High Expectations Dear Colleague Letter

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The US Department of Education Office of Special Education and Rehabilitative Services (OSERS) issued a new Dear Colleague letter November 16, 2015 regarding that a student’s IEP must be aligned to the State’s academic content standards for the grade in which the child is enrolled
.  Typically, examples are not given in guidance letters, but a Specific Learning Disability (SLD) in reading is the example used in this letter.

EXCERPT (from pages 5-6):

For example, after reviewing recent evaluation data for a sixth grade child with a specific learning disability, the IEP Team determines that the child is reading four grade levels below his current grade; however, his listening comprehension is on grade level.  The child’s general education teacher and special education teacher also note that when materials are read aloud to the child he is able to understand grade-level content.

Based on these present levels of performance and the child’s individual strengths and weaknesses, the IEP Team determines he should receive specialized instruction to improve his reading fluency.  Based on the child’s rate of growth during the previous school year, the IEP Team estimates that with appropriate specialized instruction the child could achieve an increase of at least 1.5 grade levels in reading fluency.

To ensure the child can learn material based on sixth grade content standards (e.g., science and history content), the IEP Team determines the child should receive modifications for all grade-level reading assignments.  His reading assignments would be based on sixth grade content but would be shortened to assist with reading fatigue resulting from his disability.   In addition, he would be provided with audio text books and electronic versions of longer reading assignments that he can access through synthetic speech.

With this specialized instruction and these support services, the IEP would be designed to enable the child to be involved and make progress in the general education curriculum based on the State’s sixth grade content standards, while still addressing the child’s needs based on the child’s present levels of performance.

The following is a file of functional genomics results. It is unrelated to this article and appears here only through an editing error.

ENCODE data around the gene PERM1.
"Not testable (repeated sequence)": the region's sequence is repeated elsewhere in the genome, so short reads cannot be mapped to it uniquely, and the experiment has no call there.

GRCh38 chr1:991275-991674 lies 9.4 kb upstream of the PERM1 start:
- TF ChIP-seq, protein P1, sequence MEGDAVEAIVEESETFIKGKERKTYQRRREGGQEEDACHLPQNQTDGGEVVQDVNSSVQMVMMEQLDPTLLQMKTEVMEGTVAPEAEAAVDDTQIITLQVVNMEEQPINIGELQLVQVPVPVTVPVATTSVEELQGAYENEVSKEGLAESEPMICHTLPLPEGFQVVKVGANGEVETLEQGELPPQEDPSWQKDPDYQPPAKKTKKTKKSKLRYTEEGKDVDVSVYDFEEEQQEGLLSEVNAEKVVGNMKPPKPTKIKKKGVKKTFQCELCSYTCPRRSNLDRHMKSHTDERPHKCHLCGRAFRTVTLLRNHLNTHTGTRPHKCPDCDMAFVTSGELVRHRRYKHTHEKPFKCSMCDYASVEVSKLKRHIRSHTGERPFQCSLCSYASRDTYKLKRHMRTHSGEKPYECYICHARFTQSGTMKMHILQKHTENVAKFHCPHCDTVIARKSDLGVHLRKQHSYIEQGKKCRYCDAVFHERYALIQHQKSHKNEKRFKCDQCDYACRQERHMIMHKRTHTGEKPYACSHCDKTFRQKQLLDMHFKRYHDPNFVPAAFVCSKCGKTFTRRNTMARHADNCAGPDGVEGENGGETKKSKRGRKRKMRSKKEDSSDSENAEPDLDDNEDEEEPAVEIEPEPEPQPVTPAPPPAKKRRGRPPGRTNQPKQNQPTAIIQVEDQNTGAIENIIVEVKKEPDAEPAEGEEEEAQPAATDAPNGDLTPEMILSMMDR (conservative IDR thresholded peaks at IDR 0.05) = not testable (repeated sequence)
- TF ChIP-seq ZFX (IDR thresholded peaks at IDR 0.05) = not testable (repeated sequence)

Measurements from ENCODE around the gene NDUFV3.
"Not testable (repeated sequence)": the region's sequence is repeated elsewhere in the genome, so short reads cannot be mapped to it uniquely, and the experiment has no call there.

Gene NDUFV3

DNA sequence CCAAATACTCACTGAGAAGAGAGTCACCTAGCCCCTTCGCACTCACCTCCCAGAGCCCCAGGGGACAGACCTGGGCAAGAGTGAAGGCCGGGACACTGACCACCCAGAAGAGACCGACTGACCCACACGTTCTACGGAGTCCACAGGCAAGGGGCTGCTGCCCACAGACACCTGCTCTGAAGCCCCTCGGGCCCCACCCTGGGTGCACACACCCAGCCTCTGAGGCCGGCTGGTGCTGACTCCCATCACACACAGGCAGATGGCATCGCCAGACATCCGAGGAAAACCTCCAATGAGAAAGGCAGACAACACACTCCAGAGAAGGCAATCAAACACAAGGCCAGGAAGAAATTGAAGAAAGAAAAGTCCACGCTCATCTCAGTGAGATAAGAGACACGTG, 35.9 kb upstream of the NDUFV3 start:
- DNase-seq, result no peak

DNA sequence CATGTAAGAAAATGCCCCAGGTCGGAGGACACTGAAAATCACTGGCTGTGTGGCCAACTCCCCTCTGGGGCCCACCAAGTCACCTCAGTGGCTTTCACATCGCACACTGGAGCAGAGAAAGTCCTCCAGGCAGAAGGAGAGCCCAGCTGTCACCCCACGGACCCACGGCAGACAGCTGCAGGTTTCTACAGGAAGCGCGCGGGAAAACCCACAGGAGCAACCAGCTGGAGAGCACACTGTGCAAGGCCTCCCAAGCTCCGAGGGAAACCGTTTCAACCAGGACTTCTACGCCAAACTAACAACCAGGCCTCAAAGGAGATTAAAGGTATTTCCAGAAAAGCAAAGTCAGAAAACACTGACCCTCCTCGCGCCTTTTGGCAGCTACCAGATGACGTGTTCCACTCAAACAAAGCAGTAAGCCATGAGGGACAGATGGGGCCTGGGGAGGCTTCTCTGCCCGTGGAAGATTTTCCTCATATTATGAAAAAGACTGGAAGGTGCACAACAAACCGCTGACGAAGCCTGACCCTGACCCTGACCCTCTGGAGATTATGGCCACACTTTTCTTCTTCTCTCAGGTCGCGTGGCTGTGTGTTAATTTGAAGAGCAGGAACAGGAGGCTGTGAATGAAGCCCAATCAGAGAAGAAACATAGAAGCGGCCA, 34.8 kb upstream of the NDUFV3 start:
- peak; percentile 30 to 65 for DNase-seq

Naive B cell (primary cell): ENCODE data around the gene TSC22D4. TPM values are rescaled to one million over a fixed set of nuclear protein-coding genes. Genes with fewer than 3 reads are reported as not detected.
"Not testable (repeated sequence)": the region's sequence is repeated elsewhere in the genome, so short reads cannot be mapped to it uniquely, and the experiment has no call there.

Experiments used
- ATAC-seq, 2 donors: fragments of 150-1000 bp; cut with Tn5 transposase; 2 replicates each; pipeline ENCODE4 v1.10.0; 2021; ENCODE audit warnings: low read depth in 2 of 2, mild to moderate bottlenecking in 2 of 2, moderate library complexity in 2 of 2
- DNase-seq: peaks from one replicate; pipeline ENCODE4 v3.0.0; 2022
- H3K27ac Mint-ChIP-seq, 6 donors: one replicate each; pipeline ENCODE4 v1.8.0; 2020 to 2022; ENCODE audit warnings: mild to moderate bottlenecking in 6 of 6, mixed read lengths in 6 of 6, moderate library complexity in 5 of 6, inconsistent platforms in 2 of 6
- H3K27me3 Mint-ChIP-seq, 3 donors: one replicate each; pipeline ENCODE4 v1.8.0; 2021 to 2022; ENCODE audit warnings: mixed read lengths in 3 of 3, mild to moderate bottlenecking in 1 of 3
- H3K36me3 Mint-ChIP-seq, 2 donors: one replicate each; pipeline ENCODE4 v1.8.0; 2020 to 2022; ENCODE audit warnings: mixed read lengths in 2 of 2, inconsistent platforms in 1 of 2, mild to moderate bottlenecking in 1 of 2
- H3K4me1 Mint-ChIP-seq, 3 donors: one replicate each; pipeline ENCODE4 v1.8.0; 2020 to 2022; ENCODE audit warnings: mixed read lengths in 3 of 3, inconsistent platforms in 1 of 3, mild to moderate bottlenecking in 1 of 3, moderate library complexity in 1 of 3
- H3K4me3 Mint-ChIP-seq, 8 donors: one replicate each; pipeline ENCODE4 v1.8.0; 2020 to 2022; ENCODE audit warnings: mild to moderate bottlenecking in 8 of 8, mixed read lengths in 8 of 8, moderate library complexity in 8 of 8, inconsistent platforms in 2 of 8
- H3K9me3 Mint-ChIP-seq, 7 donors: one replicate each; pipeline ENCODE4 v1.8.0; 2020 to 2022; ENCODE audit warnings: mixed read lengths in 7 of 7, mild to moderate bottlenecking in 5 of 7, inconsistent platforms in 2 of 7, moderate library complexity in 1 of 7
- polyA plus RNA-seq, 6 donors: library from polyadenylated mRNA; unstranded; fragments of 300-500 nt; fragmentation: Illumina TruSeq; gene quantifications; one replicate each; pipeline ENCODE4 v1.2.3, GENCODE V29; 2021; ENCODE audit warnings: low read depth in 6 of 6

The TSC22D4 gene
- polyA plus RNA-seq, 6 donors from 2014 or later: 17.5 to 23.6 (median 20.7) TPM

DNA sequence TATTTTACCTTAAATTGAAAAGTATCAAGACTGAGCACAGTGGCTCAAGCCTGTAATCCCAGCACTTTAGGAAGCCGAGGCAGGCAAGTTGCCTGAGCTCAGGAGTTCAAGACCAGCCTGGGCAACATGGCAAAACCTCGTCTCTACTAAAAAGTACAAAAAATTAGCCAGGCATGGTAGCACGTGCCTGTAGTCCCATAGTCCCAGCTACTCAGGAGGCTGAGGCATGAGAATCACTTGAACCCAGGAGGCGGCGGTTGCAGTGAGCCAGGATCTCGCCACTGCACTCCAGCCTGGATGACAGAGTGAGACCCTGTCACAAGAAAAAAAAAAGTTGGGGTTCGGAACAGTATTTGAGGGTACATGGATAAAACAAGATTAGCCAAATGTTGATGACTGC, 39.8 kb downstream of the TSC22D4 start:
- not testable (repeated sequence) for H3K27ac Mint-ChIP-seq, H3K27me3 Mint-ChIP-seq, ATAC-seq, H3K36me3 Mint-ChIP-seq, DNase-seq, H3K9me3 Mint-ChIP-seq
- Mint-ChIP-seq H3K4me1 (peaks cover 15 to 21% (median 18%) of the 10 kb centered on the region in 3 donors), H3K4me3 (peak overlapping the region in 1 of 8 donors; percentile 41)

Pickerington Schools Say Dyslexia

 

PickeringtonSchoolsSayDyslexia

Pickerington Mayor Lee Gray will be at the Pickerington Schools Board of Education meeting Monday, November 16th at 7pm to present a Dyslexia Awareness Month proclamation to Blythe Wood, Academic and Behavioral Coach for the district as well as a COBIDA board member, who is hard at work training the district’s teachers in Orton-Gillingham.

On October 30, 2015, Pickerington Schools posted the following on facebook:

Congratulations to 12 of our great teachers, who recently completed the Orton Gillingham/Multisensory Language Education training program. The training is “a direct, systematic and sequential instruction that empowers educators to teach the foundation of the English language.”

The following teachers completed the training: Jennifer Barstow and Jenny Nihiser (Harmon), Kristen Drummond (Fairfield), Heather Carberry (Tussing), Julie Linstedt and Sarah Smith (Sycamore Creek), Lora Skirpan and Mary Beth Johann (Violet), Danielle Terry and Nicky Holland (Toll Gate Elementary), Sharon Hannah (Central), and Stephanie Schmitz (Diley.)

Five of these teachers sat for and passed the national Alliance individual certification exam for Orton Gillingham and are able to identify themselves as Certified Academic Language Practitioners. Those teachers were Ms. Hannah, Ms. Skirpan, Ms. Carberry, Ms. Schmitz and Ms. Drummond.

The training consists of 60 lecture hours, 100 supervised practicum hours, three literature reviews and 10 chapter summaries from a college textbook.

The district currently is training its second set of teachers in the program.